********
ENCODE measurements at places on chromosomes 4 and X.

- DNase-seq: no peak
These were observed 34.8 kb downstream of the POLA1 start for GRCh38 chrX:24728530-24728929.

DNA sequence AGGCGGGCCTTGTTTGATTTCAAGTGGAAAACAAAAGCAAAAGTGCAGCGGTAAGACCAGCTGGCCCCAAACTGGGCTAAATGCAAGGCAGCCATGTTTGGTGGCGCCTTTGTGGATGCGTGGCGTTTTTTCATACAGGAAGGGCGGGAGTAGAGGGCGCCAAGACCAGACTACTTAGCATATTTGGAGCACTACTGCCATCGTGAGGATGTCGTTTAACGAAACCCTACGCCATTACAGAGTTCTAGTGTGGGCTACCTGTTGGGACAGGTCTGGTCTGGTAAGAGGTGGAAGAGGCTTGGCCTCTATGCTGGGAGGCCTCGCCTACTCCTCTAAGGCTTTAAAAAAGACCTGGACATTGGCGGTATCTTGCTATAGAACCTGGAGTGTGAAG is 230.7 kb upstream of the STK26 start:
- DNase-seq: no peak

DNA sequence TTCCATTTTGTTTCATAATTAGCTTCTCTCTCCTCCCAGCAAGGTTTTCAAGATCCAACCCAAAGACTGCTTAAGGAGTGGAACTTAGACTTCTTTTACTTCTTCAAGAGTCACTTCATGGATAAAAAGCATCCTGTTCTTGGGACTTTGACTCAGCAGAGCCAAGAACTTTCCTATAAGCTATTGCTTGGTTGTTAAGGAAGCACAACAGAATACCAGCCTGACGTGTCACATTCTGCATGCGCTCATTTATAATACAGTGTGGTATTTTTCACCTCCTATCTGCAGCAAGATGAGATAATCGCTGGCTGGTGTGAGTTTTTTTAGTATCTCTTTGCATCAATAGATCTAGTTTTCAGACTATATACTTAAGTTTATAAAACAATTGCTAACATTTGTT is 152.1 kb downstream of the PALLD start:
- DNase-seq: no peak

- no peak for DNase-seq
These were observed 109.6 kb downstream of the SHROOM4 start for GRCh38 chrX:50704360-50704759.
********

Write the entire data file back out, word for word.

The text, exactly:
ENCODE measurements at places on chromosomes 4 and X.

- DNase-seq: no peak
These were observed 34.8 kb downstream of the POLA1 start for GRCh38 chrX:24728530-24728929.

DNA sequence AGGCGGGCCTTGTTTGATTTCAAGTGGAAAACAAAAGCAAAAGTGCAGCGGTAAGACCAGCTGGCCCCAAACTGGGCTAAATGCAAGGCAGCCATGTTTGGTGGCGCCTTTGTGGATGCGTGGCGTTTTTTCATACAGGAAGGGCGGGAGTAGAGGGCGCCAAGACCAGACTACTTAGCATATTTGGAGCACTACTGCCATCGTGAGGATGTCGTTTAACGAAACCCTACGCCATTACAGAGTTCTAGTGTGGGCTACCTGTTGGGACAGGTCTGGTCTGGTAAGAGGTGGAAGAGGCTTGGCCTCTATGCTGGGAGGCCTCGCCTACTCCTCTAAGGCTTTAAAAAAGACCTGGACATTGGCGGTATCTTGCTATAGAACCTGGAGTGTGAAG is 230.7 kb upstream of the STK26 start:
- DNase-seq: no peak

DNA sequence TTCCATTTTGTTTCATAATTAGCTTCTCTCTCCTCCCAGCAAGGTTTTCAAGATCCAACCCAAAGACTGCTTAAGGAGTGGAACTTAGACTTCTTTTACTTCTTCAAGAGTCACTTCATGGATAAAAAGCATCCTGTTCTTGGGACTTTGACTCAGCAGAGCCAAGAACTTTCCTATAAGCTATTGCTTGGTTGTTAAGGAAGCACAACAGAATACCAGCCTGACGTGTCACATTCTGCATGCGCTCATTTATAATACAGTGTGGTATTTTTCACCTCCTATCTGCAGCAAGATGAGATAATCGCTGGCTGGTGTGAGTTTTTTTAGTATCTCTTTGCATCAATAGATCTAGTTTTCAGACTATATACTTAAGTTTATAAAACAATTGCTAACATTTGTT is 152.1 kb downstream of the PALLD start:
- DNase-seq: no peak

- no peak for DNase-seq
These were observed 109.6 kb downstream of the SHROOM4 start for GRCh38 chrX:50704360-50704759.